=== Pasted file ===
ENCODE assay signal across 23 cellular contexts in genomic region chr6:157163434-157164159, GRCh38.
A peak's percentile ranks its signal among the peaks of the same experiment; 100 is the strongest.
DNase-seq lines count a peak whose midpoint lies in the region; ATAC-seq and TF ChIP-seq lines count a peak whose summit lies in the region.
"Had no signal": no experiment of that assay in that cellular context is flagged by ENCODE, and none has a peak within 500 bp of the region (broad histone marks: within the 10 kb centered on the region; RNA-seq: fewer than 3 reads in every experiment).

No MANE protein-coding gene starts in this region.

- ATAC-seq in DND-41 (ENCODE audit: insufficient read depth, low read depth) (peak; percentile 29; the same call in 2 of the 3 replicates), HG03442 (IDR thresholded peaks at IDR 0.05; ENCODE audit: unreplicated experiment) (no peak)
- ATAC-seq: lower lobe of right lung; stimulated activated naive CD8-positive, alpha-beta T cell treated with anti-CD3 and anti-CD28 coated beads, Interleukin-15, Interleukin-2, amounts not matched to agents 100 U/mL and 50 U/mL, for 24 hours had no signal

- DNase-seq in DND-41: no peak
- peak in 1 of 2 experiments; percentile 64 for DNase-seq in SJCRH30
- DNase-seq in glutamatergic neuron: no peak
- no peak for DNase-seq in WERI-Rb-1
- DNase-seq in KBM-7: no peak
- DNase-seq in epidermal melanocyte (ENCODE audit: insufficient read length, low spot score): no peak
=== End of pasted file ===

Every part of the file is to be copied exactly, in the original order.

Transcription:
ENCODE assay signal across 23 cellular contexts in genomic region chr6:157163434-157164159, GRCh38.
A peak's percentile ranks its signal among the peaks of the same experiment; 100 is the strongest.
DNase-seq lines count a peak whose midpoint lies in the region; ATAC-seq and TF ChIP-seq lines count a peak whose summit lies in the region.
"Had no signal": no experiment of that assay in that cellular context is flagged by ENCODE, and none has a peak within 500 bp of the region (broad histone marks: within the 10 kb centered on the region; RNA-seq: fewer than 3 reads in every experiment).

No MANE protein-coding gene starts in this region.

- ATAC-seq in DND-41 (ENCODE audit: insufficient read depth, low read depth) (peak; percentile 29; the same call in 2 of the 3 replicates), HG03442 (IDR thresholded peaks at IDR 0.05; ENCODE audit: unreplicated experiment) (no peak)
- ATAC-seq: lower lobe of right lung; stimulated activated naive CD8-positive, alpha-beta T cell treated with anti-CD3 and anti-CD28 coated beads, Interleukin-15, Interleukin-2, amounts not matched to agents 100 U/mL and 50 U/mL, for 24 hours had no signal

- DNase-seq in DND-41: no peak
- peak in 1 of 2 experiments; percentile 64 for DNase-seq in SJCRH30
- DNase-seq in glutamatergic neuron: no peak
- no peak for DNase-seq in WERI-Rb-1
- DNase-seq in KBM-7: no peak
- DNase-seq in epidermal melanocyte (ENCODE audit: insufficient read length, low spot score): no peak